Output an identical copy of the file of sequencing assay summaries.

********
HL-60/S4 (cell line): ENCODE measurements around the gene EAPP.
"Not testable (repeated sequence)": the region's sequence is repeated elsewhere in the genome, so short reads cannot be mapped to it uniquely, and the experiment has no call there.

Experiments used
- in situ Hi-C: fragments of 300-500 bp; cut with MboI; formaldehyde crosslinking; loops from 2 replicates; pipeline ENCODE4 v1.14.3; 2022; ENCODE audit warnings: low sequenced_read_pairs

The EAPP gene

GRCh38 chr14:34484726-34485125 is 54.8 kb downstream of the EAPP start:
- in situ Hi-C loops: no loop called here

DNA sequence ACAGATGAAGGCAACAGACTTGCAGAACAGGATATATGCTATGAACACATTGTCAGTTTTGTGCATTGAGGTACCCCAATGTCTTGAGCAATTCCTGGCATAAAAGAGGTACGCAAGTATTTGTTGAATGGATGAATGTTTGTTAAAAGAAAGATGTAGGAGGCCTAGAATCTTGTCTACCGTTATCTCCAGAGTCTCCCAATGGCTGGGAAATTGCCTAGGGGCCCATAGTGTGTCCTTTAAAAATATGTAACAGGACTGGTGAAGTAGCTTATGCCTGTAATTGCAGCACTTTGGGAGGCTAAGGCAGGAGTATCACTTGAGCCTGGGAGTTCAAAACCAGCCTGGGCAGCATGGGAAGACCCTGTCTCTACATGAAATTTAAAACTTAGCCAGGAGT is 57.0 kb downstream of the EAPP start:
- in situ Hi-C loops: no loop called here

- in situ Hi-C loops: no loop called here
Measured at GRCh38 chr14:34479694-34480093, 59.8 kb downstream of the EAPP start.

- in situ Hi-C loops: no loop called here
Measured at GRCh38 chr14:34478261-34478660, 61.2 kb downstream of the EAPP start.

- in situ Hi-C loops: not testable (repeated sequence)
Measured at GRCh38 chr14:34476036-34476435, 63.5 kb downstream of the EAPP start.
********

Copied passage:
HL-60/S4 (cell line): ENCODE measurements around the gene EAPP.
"Not testable (repeated sequence)": the region's sequence is repeated elsewhere in the genome, so short reads cannot be mapped to it uniquely, and the experiment has no call there.

Experiments used
- in situ Hi-C: fragments of 300-500 bp; cut with MboI; formaldehyde crosslinking; loops from 2 replicates; pipeline ENCODE4 v1.14.3; 2022; ENCODE audit warnings: low sequenced_read_pairs

The EAPP gene

GRCh38 chr14:34484726-34485125 is 54.8 kb downstream of the EAPP start:
- in situ Hi-C loops: no loop called here

DNA sequence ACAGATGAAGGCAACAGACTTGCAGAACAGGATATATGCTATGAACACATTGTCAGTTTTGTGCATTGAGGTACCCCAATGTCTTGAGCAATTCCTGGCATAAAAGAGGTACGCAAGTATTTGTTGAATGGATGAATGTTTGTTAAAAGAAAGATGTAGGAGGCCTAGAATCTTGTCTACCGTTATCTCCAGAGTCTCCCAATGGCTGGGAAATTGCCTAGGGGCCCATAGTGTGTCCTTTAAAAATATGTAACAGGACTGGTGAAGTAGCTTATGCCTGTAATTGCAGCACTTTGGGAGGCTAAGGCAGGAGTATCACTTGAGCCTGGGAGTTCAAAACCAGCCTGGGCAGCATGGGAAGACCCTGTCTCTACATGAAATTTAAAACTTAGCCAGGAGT is 57.0 kb downstream of the EAPP start:
- in situ Hi-C loops: no loop called here

- in situ Hi-C loops: no loop called here
Measured at GRCh38 chr14:34479694-34480093, 59.8 kb downstream of the EAPP start.

- in situ Hi-C loops: no loop called here
Measured at GRCh38 chr14:34478261-34478660, 61.2 kb downstream of the EAPP start.

- in situ Hi-C loops: not testable (repeated sequence)
Measured at GRCh38 chr14:34476036-34476435, 63.5 kb downstream of the EAPP start.